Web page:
Monday, January 25, 2010

Conversations 2010, part 1

John- the reason you are quitting Netflix is the reason I've been putting off signing up. I desperately need to cull my own DVD collection, but there are so many I have not yet watched. And that's not counting the tote full of pre-atomic and atomic era VHS tapes I snagged from the donation sale at the library. And that's also not counting the handful of discs I've got checked out from the library waiting to be watched at any given moment. Sigh.

Brandon- I bought at Wal-Mart some time ago a multi-disc collection of about 50 Hitchcock films, a lot of them what I assume to be minor works. You're making me more and more eager to check out at least a few. I have seen too few Hitchcock movies, but have really enjoyed what I've seen and would like to broaden my exposure to his genius.

Adrienne- I honestly just didn't know any better. I didn't have too much exposure to good film until late in my college career, so plenty of cine-ignorance was allowed to fester in my brain. That's why I'm trying to give my son LIKE IT OR NOT the film history education I never had.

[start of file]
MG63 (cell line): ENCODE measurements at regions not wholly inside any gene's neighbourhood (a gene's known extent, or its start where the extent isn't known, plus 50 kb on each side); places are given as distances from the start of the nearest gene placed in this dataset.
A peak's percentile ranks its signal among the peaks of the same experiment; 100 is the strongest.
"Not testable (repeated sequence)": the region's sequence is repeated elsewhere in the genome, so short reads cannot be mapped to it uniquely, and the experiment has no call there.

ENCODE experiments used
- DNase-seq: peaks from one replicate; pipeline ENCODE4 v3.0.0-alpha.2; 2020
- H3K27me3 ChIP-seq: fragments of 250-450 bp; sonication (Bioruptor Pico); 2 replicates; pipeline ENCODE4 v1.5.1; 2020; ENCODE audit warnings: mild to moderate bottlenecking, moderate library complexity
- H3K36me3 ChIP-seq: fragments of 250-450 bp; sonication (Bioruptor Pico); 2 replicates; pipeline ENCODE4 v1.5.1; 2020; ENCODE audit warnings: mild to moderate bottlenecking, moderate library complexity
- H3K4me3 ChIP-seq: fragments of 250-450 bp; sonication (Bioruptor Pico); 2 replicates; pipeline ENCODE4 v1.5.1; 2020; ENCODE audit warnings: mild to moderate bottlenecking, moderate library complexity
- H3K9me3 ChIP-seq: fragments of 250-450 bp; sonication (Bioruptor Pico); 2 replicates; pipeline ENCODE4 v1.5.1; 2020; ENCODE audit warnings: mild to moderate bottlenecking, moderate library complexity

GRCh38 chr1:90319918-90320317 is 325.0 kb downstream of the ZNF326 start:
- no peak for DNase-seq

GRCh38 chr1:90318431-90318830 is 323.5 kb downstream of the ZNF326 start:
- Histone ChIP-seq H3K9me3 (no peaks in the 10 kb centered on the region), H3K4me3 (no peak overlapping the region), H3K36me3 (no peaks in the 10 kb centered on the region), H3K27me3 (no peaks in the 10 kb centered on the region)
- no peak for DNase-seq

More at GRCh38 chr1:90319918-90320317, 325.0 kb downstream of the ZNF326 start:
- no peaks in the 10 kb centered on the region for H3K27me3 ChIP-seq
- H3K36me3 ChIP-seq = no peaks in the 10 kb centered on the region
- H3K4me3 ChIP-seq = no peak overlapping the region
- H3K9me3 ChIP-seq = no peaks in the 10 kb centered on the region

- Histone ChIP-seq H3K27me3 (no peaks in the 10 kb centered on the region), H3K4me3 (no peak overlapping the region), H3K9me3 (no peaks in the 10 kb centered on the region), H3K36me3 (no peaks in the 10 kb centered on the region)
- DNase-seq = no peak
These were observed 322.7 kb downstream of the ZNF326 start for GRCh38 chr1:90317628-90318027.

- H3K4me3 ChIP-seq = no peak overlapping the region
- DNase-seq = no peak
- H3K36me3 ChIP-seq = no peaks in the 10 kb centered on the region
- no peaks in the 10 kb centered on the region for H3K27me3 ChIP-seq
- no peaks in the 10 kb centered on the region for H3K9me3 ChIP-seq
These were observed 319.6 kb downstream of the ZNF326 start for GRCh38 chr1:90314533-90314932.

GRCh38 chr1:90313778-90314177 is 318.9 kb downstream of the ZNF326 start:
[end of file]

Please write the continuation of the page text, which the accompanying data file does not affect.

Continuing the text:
Malissa- the Dryden shows films that are appropriate for kids as well. You should check the schedule. The theater is really one of Rochester's treasures. As to your comment about the variety of films I've watched, that's a part of my lack of discernment. I really will watch just about anything, good or bad.

In other news, I saw The Imaginarium of Doctor Parnassus last night. I don't have a whole lot to say about it that hasn't been said by others except that, due to some observations I was making to an acquaintance about Tideland, I found myself wondering about Gilliam's work in light of a less obvious theme (at least to me to this point) than the power of imagination. There are some questions raised in at least few of Gilliam's films about the safety of children, and the responsibility that adults have to keep children safe. I certainly welcome any observations anyone has about this, as I have only just noticed it.

1 comment:

  1. I believe he wants us to contemplate the idea that attempting to shelter children is bound to fail in some way or another and to recognize the inherent resiliance of children, maybe show them a little more respect. I think he would also say that the imagination is part of what makes children so resiliant and that adults who are in touch with their own imaginations are bound to be more resiliant as well. Life can be what you choose to dwell on more than what happens to you; that might be the best control you can hope for. Etc.